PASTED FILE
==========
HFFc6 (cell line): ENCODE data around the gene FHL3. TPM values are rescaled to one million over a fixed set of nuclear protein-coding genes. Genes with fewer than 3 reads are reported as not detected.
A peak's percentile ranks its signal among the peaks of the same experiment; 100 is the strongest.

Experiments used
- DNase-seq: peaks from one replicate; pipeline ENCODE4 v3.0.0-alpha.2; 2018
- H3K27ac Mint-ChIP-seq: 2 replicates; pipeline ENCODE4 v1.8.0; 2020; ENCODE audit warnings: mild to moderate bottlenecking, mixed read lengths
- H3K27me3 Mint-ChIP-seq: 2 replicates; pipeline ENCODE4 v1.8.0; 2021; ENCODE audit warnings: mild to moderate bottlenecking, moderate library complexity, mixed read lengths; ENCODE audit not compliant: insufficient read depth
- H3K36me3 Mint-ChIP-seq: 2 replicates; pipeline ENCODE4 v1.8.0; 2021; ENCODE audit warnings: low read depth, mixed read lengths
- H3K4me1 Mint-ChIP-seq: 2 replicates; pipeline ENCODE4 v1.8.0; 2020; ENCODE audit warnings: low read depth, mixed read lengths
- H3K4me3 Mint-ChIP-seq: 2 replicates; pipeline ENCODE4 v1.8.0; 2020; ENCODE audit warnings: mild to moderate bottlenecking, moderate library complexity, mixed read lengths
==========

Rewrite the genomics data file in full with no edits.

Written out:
HFFc6 (cell line): ENCODE data around the gene FHL3. TPM values are rescaled to one million over a fixed set of nuclear protein-coding genes. Genes with fewer than 3 reads are reported as not detected.
A peak's percentile ranks its signal among the peaks of the same experiment; 100 is the strongest.

Experiments used
- DNase-seq: peaks from one replicate; pipeline ENCODE4 v3.0.0-alpha.2; 2018
- H3K27ac Mint-ChIP-seq: 2 replicates; pipeline ENCODE4 v1.8.0; 2020; ENCODE audit warnings: mild to moderate bottlenecking, mixed read lengths
- H3K27me3 Mint-ChIP-seq: 2 replicates; pipeline ENCODE4 v1.8.0; 2021; ENCODE audit warnings: mild to moderate bottlenecking, moderate library complexity, mixed read lengths; ENCODE audit not compliant: insufficient read depth
- H3K36me3 Mint-ChIP-seq: 2 replicates; pipeline ENCODE4 v1.8.0; 2021; ENCODE audit warnings: low read depth, mixed read lengths
- H3K4me1 Mint-ChIP-seq: 2 replicates; pipeline ENCODE4 v1.8.0; 2020; ENCODE audit warnings: low read depth, mixed read lengths
- H3K4me3 Mint-ChIP-seq: 2 replicates; pipeline ENCODE4 v1.8.0; 2020; ENCODE audit warnings: mild to moderate bottlenecking, moderate library complexity, mixed read lengths